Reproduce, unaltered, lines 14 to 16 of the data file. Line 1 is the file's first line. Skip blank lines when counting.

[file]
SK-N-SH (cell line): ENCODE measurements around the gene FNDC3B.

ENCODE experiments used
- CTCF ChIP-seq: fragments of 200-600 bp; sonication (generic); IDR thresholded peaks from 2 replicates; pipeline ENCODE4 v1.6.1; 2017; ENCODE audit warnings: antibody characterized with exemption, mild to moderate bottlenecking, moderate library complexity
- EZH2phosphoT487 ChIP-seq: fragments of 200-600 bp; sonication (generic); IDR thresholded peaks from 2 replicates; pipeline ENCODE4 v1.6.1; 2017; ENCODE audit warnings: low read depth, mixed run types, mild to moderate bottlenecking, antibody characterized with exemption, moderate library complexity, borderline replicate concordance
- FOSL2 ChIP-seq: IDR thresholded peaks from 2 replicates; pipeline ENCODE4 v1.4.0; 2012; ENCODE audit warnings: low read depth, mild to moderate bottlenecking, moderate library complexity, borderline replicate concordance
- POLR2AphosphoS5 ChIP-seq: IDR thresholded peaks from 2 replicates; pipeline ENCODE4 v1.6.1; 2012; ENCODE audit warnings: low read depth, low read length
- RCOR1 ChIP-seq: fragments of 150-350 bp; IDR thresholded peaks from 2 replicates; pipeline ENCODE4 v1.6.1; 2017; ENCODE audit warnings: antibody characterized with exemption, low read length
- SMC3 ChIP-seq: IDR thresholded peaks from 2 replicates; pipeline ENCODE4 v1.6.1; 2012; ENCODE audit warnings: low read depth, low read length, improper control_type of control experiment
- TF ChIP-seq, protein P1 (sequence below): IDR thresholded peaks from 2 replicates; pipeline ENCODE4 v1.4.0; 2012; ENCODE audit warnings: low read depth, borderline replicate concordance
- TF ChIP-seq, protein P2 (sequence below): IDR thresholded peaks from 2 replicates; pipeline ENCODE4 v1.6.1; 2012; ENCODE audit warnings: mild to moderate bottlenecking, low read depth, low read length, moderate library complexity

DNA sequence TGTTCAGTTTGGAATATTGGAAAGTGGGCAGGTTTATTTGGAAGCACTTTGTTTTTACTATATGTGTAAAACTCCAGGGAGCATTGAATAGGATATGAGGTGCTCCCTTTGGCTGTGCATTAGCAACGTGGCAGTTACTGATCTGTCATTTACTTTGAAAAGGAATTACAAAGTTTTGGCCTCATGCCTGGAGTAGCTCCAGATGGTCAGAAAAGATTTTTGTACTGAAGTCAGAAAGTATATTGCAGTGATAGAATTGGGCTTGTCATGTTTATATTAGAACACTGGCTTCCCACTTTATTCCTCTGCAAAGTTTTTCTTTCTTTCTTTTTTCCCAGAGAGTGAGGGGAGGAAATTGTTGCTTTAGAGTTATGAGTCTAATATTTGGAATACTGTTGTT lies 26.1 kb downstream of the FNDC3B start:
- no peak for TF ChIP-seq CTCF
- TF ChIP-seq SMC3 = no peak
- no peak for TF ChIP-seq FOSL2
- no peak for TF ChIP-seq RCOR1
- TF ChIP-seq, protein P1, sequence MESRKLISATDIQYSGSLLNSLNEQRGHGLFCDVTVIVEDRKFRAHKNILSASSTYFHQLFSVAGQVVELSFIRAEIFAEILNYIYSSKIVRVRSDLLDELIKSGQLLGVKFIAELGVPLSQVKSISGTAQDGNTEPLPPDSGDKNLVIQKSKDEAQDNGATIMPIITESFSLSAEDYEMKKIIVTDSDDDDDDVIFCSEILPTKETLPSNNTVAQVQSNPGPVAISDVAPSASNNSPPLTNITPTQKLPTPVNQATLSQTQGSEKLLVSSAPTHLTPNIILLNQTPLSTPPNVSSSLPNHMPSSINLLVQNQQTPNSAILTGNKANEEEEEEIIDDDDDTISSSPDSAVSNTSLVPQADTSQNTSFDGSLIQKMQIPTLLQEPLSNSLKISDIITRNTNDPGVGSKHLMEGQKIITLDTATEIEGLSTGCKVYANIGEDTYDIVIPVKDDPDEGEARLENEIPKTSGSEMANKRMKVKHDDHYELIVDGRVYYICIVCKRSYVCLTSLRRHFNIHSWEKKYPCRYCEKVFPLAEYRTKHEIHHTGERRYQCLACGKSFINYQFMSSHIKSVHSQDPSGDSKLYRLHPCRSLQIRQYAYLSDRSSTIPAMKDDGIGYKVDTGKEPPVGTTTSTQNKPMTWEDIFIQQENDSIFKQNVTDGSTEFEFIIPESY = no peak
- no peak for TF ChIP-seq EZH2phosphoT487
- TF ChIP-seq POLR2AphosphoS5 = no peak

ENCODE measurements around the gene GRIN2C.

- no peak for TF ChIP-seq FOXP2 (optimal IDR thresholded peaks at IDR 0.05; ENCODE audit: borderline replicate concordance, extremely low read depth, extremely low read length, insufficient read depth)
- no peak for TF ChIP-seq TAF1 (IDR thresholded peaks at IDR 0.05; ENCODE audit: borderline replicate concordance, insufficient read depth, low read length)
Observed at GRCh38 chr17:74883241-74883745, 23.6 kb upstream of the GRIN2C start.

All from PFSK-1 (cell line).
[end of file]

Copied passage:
- no peak for TF ChIP-seq FOSL2
- no peak for TF ChIP-seq RCOR1
- TF ChIP-seq, protein P1, sequence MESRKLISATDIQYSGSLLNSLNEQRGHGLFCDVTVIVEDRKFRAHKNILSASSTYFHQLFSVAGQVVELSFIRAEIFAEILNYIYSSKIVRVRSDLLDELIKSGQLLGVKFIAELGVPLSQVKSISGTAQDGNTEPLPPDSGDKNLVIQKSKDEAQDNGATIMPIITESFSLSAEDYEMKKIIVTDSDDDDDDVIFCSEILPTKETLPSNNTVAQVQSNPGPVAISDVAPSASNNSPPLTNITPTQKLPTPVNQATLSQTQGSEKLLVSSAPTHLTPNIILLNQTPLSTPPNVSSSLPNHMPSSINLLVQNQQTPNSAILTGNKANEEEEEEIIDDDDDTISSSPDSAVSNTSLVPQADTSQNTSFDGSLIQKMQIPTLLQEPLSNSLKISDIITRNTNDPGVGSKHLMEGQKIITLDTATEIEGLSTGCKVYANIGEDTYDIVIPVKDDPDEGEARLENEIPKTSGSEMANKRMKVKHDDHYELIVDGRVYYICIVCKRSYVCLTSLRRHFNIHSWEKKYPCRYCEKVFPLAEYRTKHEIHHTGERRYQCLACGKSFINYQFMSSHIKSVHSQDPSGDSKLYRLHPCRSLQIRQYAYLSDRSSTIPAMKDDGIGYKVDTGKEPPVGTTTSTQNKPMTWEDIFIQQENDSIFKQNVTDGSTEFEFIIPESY = no peak